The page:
We have also found that working the clay prior to pre treatment and bleaching would effectively raise the whiteness and brightness upon bleaching.
Our process consists in the addition of an oxidizing agent, such as a per compound or a chlorate or hypochlorite, to a clay to be treated. Holding the clay until oxidation reactions have effectively ceased and then bleaching by any of the standard kaolin bleaching techniques e.g.,
Na S2O4, ZHS2O4, etc.
We have found that any of the per compounds such as peroxides, perborates, perchlorates, the chlorates and the hypochlorites are very effective in our process. For example, we have used hydrogen peroxide, sodium peroxide, sodium perborate, sodium perchlorate, sodium chlorate, sodium hypochlorite and other members of this group with unique success. We have discovered that the precise amount of oxidizing agent, the pH, the time and temperature will vary from clay to clay and should be determined on a small fraction of a given clay prior to beice ginning an extended mill run. However, we have found no case where the technique here described was not effective to improve the whiteness and brightness of the kaolin treated. We have worked in both acid and alkaline slurries of kaolin with equal success and at temperatures up to 100 C. and at times from 30 minutes to 72 hours and have obtained improvement in every case. However, the maximum improvement will be obtained if a check is first made to determine the optimum condition as outlined above.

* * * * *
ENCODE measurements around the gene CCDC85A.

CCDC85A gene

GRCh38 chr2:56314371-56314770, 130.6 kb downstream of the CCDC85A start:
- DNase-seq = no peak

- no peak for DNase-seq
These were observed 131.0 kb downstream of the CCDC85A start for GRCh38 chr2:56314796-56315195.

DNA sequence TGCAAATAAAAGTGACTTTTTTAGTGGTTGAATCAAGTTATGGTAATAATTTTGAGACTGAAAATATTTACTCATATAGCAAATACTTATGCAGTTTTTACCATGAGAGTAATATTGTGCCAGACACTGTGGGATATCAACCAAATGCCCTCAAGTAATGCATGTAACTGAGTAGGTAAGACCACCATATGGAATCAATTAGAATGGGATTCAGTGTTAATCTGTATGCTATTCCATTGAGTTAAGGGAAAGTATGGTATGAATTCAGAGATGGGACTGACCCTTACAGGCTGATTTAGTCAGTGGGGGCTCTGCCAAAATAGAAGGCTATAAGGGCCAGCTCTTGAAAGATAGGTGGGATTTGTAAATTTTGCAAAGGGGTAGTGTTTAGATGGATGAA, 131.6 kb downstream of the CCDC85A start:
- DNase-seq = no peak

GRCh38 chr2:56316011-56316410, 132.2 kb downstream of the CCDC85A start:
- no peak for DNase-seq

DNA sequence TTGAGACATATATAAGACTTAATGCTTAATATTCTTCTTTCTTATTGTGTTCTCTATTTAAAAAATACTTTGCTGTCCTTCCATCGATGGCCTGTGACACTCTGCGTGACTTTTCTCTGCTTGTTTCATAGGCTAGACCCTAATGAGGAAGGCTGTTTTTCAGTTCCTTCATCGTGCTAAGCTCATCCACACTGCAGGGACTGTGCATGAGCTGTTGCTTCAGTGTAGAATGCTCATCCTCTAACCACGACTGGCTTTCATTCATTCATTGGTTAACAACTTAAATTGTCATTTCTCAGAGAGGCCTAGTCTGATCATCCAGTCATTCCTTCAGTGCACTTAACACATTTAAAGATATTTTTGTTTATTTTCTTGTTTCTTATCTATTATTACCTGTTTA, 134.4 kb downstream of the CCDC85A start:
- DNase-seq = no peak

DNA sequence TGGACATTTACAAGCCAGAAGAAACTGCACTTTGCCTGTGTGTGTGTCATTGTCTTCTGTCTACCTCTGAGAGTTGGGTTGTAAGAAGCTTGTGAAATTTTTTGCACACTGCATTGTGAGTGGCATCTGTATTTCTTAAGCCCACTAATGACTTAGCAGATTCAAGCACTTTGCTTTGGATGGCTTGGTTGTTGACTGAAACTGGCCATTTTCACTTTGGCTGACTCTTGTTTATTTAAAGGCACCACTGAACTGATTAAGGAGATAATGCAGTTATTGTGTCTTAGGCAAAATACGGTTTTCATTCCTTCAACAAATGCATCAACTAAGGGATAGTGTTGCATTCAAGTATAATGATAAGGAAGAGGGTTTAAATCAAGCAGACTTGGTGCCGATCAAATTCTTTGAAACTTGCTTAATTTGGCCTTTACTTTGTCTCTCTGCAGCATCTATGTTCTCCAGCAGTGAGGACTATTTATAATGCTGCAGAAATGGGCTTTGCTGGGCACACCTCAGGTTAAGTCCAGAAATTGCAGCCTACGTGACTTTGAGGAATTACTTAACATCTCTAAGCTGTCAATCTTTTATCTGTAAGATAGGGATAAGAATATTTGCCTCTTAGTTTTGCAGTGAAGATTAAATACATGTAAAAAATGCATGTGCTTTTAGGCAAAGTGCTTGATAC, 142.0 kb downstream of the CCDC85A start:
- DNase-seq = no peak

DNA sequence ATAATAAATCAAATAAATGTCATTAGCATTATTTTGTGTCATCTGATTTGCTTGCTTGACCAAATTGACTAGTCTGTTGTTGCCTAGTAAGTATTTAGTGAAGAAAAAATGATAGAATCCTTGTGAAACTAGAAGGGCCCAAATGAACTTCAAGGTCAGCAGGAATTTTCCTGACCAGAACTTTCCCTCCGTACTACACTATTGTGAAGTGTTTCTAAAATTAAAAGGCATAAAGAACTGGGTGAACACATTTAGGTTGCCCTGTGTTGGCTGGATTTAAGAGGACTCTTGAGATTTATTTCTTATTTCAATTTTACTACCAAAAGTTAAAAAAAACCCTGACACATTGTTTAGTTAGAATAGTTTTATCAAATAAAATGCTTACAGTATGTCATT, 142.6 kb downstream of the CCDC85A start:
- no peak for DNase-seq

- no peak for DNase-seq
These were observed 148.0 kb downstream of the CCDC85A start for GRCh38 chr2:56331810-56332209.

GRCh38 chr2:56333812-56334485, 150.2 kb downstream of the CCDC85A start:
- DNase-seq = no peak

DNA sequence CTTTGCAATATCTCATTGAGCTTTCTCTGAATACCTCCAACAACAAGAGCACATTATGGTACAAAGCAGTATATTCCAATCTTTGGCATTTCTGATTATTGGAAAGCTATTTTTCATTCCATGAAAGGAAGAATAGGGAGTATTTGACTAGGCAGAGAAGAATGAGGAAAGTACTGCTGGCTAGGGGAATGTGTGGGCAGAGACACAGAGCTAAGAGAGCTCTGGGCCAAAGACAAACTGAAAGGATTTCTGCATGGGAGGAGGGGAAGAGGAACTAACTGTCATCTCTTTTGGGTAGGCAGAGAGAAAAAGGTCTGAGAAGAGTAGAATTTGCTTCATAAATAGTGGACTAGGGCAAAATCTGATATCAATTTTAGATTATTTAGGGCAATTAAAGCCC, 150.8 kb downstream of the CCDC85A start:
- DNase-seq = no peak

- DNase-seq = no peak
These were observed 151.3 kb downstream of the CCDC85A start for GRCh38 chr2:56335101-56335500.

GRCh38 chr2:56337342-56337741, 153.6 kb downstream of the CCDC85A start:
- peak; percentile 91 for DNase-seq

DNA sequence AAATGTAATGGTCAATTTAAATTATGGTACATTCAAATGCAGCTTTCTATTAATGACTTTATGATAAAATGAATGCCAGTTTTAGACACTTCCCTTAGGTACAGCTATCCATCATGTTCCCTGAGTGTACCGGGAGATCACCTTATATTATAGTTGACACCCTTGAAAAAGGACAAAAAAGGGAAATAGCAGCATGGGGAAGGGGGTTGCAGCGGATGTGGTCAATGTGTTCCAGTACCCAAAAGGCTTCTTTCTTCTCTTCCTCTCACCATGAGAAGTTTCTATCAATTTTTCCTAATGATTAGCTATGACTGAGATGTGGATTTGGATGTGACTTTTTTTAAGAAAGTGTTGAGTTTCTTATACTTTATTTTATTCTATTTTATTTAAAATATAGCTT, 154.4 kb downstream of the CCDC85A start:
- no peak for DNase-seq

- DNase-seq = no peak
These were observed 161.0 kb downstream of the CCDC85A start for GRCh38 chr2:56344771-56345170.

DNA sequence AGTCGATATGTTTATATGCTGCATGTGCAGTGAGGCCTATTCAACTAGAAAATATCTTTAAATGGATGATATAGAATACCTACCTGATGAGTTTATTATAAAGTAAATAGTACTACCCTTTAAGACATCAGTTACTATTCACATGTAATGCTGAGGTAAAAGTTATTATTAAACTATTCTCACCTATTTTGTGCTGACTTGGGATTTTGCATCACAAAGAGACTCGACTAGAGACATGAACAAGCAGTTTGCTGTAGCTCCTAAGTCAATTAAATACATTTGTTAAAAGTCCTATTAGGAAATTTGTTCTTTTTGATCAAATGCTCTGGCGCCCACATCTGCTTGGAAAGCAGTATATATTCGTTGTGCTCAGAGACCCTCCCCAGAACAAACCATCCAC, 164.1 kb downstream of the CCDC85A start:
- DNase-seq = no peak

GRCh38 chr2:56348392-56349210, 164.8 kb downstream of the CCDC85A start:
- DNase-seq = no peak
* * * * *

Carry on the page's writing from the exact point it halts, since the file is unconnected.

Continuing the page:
This invention can perhaps best be illustrated by referring to the following examples.
EXAMPLE I EXAMPLE II A kaolin fraction of less than 2 microns E.S.D. with an unbleached brightness of 74.2 and a bleached brightness, by conventional reducing bleaching techniques, of 74.2 was slurried and treated as in Example I to produce an unbleached brightness following oxidation pretreatment of 86.0 and after final bleach with Na S O a final brightness of 86.6.